The Philippines’ poverty rate decreased from 25.2% in 2012 to 21.6% in 2015, according to the Family Income and Expenditure Survey (FIES) conducted by the Philippine Statistics Authority (PSA).
The drop in the Philippines’ poverty rate coincides with a steady decline for extreme poverty in the country. In 2015, 12.1% of the population lived in extreme poverty. Those who classify as living under extreme poverty are those whose earnings cannot buy three meals a day.
But despite the decline in these numbers, there are still glaring problems regarding the issue of poverty. One of the more prominent ones is the continued prevalence of poverty within most of the basic sectors in the country. Five of the nine basic sectors determined by the PSA—farmers (34.3%), fishermen (34.0), children belonging to families with income below the official poverty threshold (31.4), self-employed and unpaid family workers (25.0) and women belonging to poor families (22.5)—have higher poverty rates than the general population (at 21.6%). Farmers and fishermen consistently registered as the two sectors with the highest poverty incidence since 2006.
Poverty in the Philippines
Not surprisingly, the poorest regions in the country lay in the rural and agricultural areas, particularly in the island of Mindanao, an underdeveloped region that has also served as a battleground for Muslim militants and government forces for decades. The Autonomous Region of Muslim Mindanao (ARMM) registered the highest poverty incidence in the survey. Additionally, 53.4% of its 3,781,387 residents live below the poverty threshold and 30.1% live in extreme poverty.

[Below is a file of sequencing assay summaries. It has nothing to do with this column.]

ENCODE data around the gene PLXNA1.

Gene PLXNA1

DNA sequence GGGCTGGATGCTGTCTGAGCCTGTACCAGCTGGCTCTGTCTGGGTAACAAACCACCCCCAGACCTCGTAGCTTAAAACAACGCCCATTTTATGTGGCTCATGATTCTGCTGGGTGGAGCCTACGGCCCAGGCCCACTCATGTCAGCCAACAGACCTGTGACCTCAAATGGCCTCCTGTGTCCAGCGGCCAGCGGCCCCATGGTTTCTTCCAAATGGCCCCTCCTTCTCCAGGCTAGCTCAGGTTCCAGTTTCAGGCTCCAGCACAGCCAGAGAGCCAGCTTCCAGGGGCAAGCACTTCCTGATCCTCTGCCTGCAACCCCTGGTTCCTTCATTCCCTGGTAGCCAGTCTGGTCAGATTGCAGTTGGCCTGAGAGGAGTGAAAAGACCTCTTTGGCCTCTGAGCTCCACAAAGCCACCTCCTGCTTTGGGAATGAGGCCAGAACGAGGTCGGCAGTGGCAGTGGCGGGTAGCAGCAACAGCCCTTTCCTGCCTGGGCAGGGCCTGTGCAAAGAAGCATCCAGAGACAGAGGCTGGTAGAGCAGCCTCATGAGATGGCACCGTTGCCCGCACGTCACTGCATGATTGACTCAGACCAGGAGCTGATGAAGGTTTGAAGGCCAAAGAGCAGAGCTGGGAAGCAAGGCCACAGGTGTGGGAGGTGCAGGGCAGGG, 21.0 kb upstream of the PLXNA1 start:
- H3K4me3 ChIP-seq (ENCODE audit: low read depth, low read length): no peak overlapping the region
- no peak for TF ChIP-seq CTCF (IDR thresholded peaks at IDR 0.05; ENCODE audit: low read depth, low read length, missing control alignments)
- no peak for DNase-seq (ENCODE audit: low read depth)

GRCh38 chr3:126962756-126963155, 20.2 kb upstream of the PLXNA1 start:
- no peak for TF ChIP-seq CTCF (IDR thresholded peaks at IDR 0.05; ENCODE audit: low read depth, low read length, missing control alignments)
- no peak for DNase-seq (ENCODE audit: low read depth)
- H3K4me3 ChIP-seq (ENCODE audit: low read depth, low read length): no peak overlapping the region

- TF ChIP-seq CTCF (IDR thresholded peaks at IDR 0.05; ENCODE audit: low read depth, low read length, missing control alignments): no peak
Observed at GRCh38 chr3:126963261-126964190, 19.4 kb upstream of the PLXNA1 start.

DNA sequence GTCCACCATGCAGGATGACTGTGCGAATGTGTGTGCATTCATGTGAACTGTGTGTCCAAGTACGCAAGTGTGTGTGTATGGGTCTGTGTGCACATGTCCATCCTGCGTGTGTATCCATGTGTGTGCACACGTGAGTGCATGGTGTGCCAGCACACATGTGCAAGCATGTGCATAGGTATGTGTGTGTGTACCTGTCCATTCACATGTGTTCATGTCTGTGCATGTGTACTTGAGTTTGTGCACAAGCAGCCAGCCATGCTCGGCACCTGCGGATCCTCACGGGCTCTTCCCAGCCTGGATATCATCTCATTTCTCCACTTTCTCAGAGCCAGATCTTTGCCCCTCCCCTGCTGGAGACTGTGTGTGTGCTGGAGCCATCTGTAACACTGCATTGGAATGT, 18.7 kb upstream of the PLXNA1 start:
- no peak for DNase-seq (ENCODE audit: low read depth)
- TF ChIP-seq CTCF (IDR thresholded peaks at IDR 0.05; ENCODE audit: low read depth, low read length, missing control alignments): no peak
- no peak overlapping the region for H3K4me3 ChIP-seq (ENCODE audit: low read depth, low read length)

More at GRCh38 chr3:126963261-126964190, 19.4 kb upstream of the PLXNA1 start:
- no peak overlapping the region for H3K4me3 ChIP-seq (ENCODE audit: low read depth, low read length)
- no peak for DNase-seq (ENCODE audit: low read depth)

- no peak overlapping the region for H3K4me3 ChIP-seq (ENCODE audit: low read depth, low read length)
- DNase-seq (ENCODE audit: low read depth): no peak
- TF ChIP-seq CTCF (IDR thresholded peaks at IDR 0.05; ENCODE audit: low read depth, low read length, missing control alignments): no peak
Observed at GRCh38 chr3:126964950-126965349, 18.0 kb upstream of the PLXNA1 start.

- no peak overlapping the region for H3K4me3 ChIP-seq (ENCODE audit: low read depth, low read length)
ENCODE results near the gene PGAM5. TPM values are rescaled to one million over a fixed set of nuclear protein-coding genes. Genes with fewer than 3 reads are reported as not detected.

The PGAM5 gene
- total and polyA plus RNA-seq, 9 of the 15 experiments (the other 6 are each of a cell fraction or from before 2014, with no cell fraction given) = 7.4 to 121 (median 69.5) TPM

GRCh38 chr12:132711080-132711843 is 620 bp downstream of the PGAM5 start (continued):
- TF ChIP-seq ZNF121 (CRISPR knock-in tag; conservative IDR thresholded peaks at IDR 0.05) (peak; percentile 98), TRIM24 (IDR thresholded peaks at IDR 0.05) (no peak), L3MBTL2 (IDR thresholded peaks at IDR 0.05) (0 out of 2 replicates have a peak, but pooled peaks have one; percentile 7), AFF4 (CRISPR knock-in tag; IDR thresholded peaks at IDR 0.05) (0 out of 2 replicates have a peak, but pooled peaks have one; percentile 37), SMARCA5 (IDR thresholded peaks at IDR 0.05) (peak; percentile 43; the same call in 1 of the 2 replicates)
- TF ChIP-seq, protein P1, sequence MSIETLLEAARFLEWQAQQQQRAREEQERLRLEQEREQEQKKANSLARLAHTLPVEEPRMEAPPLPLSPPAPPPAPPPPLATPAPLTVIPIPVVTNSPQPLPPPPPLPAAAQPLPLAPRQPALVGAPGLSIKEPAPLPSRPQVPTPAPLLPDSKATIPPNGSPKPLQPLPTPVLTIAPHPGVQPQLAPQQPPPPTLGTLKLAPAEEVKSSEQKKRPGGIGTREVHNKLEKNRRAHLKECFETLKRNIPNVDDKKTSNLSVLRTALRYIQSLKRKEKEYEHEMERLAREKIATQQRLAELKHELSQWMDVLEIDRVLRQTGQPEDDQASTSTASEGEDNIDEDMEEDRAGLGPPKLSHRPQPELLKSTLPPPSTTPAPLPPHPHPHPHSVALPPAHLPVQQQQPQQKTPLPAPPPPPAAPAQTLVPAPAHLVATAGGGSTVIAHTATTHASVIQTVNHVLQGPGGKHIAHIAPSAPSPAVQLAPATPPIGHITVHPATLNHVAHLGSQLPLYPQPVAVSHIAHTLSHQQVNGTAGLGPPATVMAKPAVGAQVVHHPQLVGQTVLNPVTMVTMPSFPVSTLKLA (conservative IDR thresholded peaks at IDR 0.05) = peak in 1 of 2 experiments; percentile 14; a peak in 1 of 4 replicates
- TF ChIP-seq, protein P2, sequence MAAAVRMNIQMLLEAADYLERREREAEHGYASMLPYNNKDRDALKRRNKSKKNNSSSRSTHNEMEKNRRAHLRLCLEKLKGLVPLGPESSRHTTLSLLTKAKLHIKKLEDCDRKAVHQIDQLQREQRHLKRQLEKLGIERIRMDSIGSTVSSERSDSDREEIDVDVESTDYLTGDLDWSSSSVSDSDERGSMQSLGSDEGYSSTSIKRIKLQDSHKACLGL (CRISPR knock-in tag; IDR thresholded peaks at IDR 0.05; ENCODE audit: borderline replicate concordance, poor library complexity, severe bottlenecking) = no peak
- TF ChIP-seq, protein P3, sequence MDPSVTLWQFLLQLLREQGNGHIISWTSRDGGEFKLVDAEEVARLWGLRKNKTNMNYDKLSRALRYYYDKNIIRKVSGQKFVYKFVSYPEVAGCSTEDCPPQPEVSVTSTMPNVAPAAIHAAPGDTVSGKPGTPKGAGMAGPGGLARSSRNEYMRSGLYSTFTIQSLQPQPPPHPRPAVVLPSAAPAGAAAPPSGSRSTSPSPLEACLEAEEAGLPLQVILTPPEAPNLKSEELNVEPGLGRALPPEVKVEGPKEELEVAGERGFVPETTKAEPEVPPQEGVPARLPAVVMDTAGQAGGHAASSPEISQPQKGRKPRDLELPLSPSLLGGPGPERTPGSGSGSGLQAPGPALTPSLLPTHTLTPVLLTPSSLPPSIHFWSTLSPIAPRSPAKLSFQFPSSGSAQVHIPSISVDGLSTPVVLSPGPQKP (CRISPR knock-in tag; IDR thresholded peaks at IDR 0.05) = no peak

In contrast, the Philippine capital of Metro Manila had the lowest proportion of the poor. Only 6.5% of the population lived below the official poverty line.
The downward trend in the Philippines’ poverty rate has most experts hopeful that poverty will continue to fall. Some are quick to cite that despite the fall in numbers, there are still more than 26 million Filipinos who remain poor, with 12 million lacking the means to feed themselves.
However, most agree that addressing the basic roots of poverty also must address graver issues that stem from it. Drops in the Philippines’ overall poverty rate do not matter to those who see no way out in war-torn towns, says counterinsurgency expert Justin Richmond. “The widespread vulnerability that you see in every area dealing with radicalization is lack of economic opportunities,” Richmond says in an interview with Rappler, a Philippine news organization.
Richmond also maintains that only in improving the standard of living in underdeveloped areas can the government truly prevent a possible radicalization of citizens.
“It’s all based on vulnerability,” Richmond concludes.
– Bella Suansing